The new Clean Air Action Plan, or CAAP, put out by both ports, targets cleaning up dirty trucks — the single largest contributor to smog. But unfortunately, it doesn’t go far enough to actually deliver the cleanest trucks that can be on the road today.

Near-zero-emission heavy-duty natural gas vehicles exist today — delivering immediate clean-air benefits and transforming the ports’ diesel-dominated freight movement system. One truck engine manufacturer recently certified a new natural gas engine under the state’s new “Low NOx Standard” that reduces smog-forming emission by 90 percent, and provides the performance the trucking industry demands. Read more >


Good Luck Killing the EPA

by Eric Roston

The new U.S. president and Congress are taking a hard look at environmental rules—none harder than a freshman U.S. representative whose new bill would “terminate the Environmental Protection Agency.”

Republicans have been known to threaten this from time to time, with the understanding that it was red meat for ideological or business interests with no real chance of success. “Everybody hates regulation,” said Republican Christine Todd Whitman, a former EPA administrator and New Jersey governor, “because it makes you either spend money or change behavior for a problem you may not see.” Read more >


Trump's EPA pick poised to survive Senate fight, but his brewing battle with California will be harder to win

By Evan Halper and Chris Megerian, L.A. Times

President Trump’s nominee to run the Environmental Protection Agency survived a rancorous committee vote Thursday, putting him on the path to full Senate confirmation and a confrontation with California.

Scott Pruitt, who oil and gas companies are betting will help them reassert dominance over the energy economy, has cast doubt on California’s power to force automakers to build more efficient, cleaner-burning cars.

But he soon may learn that battles like the one he appears poised to launch can be full of unpleasant surprises.

The landmark environmental policy that the EPA nominee called into question — giving California unique authority to set tough rules for car and truck emissions — has proved resilient. So has California. Read more >


CARB Appoints First Environmental Justice Liaison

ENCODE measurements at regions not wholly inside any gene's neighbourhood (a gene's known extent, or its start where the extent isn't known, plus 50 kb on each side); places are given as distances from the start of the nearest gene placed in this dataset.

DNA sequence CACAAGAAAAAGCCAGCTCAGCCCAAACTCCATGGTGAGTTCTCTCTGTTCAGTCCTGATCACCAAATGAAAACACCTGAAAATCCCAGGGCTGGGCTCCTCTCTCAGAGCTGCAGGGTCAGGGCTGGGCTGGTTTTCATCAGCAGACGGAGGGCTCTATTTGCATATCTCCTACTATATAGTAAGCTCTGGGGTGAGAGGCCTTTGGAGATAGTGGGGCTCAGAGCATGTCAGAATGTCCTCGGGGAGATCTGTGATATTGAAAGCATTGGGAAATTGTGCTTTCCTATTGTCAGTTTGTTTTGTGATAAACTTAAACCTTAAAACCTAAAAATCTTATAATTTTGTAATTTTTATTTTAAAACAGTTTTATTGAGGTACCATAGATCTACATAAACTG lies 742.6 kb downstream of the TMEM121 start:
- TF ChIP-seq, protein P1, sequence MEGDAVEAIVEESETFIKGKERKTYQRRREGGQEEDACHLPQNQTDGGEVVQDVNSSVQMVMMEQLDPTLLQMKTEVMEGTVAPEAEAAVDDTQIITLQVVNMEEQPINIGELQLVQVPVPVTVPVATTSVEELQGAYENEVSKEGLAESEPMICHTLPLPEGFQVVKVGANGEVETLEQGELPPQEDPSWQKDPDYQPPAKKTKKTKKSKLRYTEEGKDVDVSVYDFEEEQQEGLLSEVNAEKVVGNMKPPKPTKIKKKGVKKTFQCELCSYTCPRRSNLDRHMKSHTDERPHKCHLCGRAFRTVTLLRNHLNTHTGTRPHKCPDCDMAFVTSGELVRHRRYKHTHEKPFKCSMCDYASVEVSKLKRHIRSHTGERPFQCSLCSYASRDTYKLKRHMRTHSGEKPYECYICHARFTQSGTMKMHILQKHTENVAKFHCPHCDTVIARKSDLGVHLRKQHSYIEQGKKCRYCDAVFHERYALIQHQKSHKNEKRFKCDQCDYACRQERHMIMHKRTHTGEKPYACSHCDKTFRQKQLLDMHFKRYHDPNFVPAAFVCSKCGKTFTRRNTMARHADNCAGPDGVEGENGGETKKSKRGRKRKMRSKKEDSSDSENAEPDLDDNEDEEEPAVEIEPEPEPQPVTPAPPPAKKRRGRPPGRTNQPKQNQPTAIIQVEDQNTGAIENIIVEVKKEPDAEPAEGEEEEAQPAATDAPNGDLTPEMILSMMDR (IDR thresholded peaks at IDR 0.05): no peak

By Stanley Young - stanley.young@arb.ca.gov

Veronica Eady to be inaugural Assistant Executive Officer for Environmental Justice

SACRAMENTO - The California Air Resources Board Executive Officer Richard Corey announced today the appointment of Veronica Eady as CARB’s inaugural Assistant Executive Officer for Environmental Justice.

Veronica Eady is currently Vice President and Director of Conservation Law Foundation Massachusetts and was the Associate General Counsel and Director of Environmental Justice at New York Lawyers for the Public Interest, a non-profit civil rights law firm in New York City. Eady has also served as Director of the Environmental Justice and Brownfields Programs for the Massachusetts Executive Office of Environmental Affairs, where she was the principal author of Massachusetts’ Environmental Justice Policy. Eady was also Executive Director of Alternatives for Community and Environment, an environmental justice advocacy organization. She is the former chair of EPA’s federal advisory committee for environmental justice, the National Environmental Justice Advisory Council.  Read more >


California Has Done It Again!

By Matt Schrap

EPA Grants Petition for Lower Engine Standard

Well, just when the light at the end of the tunnel was drawing near, the trucking industry is again seeing the one eyed freight train of environmental regulation headed right at them. This week the EPA released a response the petition filed by CARB, SCAQMD and SJAPCD requesting a federal rulemaking for a lower NOx engine standard to take effect in 2024. EPA has granted their request and will begin a 24 month for technical research period with a rulemaking coming in 2019 for a 2024 implementation date.
While this may all sound familiar, these new standards are not the kind that are designed to enhance fuel economy, like the Phase 1 and Phase 2 GHG standards,(Click here for More Info ) these are the type that directly control criteria pollutants and tend to degrade fuel economy. In this case, the criteria pollutants under control are the directly emitted oxides of nitrogen or NOx, which forms ozone in the atmosphere when it reacts with sunlight, eventually resulting the ever familiar shroud of smog that blankets many major cities and metropolitan areas in the world.  Read more >





Go to Archived News Articles >

California Air Resources Board logo SCAQMD http://www.baaqmd.gov/ West Coast Collaborative CalCAP
san joaquin valley apcd Environmental Protection Agency sdapcd California Trucking Association  Sac Metro AQMD    North Coast Unified AQMD